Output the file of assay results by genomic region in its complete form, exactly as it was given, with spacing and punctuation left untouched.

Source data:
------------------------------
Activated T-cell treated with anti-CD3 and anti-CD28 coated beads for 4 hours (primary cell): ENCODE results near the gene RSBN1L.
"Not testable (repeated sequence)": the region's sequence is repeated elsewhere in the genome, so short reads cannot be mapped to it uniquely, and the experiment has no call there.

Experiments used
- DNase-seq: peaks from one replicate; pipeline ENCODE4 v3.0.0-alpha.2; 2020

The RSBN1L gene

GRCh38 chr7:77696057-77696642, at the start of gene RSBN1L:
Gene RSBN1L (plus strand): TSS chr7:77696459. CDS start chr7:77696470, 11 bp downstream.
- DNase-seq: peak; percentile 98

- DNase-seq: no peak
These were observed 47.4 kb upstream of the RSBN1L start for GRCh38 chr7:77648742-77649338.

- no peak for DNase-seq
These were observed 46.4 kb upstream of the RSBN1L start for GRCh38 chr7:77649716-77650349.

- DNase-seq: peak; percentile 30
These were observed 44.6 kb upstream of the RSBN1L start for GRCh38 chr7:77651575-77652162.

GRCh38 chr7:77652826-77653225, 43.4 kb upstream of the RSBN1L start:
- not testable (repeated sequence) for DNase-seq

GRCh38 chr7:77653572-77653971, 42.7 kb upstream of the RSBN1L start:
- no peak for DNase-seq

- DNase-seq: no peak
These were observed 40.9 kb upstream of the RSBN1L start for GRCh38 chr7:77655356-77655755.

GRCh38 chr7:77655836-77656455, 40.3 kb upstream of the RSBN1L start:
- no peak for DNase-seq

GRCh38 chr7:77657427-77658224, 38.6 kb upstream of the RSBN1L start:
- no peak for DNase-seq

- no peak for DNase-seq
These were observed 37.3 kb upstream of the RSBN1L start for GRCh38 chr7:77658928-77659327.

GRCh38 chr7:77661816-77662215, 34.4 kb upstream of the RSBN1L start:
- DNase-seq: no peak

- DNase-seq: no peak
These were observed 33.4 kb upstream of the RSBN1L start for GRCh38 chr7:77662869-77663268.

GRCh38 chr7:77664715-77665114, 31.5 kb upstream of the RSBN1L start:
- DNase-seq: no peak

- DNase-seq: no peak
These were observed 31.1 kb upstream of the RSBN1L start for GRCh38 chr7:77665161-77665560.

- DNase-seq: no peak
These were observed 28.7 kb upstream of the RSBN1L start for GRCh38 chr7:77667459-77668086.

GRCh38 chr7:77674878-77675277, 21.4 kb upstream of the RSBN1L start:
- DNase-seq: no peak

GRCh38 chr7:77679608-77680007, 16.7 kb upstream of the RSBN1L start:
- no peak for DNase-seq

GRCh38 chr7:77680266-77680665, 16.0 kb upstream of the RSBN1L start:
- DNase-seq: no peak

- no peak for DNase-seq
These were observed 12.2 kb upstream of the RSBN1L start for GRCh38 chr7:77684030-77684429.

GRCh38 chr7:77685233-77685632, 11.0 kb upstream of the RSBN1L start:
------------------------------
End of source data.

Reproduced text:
Activated T-cell treated with anti-CD3 and anti-CD28 coated beads for 4 hours (primary cell): ENCODE results near the gene RSBN1L.
"Not testable (repeated sequence)": the region's sequence is repeated elsewhere in the genome, so short reads cannot be mapped to it uniquely, and the experiment has no call there.

Experiments used
- DNase-seq: peaks from one replicate; pipeline ENCODE4 v3.0.0-alpha.2; 2020

The RSBN1L gene

GRCh38 chr7:77696057-77696642, at the start of gene RSBN1L:
Gene RSBN1L (plus strand): TSS chr7:77696459. CDS start chr7:77696470, 11 bp downstream.
- DNase-seq: peak; percentile 98

- DNase-seq: no peak
These were observed 47.4 kb upstream of the RSBN1L start for GRCh38 chr7:77648742-77649338.

- no peak for DNase-seq
These were observed 46.4 kb upstream of the RSBN1L start for GRCh38 chr7:77649716-77650349.

- DNase-seq: peak; percentile 30
These were observed 44.6 kb upstream of the RSBN1L start for GRCh38 chr7:77651575-77652162.

GRCh38 chr7:77652826-77653225, 43.4 kb upstream of the RSBN1L start:
- not testable (repeated sequence) for DNase-seq

GRCh38 chr7:77653572-77653971, 42.7 kb upstream of the RSBN1L start:
- no peak for DNase-seq

- DNase-seq: no peak
These were observed 40.9 kb upstream of the RSBN1L start for GRCh38 chr7:77655356-77655755.

GRCh38 chr7:77655836-77656455, 40.3 kb upstream of the RSBN1L start:
- no peak for DNase-seq

GRCh38 chr7:77657427-77658224, 38.6 kb upstream of the RSBN1L start:
- no peak for DNase-seq

- no peak for DNase-seq
These were observed 37.3 kb upstream of the RSBN1L start for GRCh38 chr7:77658928-77659327.

GRCh38 chr7:77661816-77662215, 34.4 kb upstream of the RSBN1L start:
- DNase-seq: no peak

- DNase-seq: no peak
These were observed 33.4 kb upstream of the RSBN1L start for GRCh38 chr7:77662869-77663268.

GRCh38 chr7:77664715-77665114, 31.5 kb upstream of the RSBN1L start:
- DNase-seq: no peak

- DNase-seq: no peak
These were observed 31.1 kb upstream of the RSBN1L start for GRCh38 chr7:77665161-77665560.

- DNase-seq: no peak
These were observed 28.7 kb upstream of the RSBN1L start for GRCh38 chr7:77667459-77668086.

GRCh38 chr7:77674878-77675277, 21.4 kb upstream of the RSBN1L start:
- DNase-seq: no peak

GRCh38 chr7:77679608-77680007, 16.7 kb upstream of the RSBN1L start:
- no peak for DNase-seq

GRCh38 chr7:77680266-77680665, 16.0 kb upstream of the RSBN1L start:
- DNase-seq: no peak

- no peak for DNase-seq
These were observed 12.2 kb upstream of the RSBN1L start for GRCh38 chr7:77684030-77684429.

GRCh38 chr7:77685233-77685632, 11.0 kb upstream of the RSBN1L start: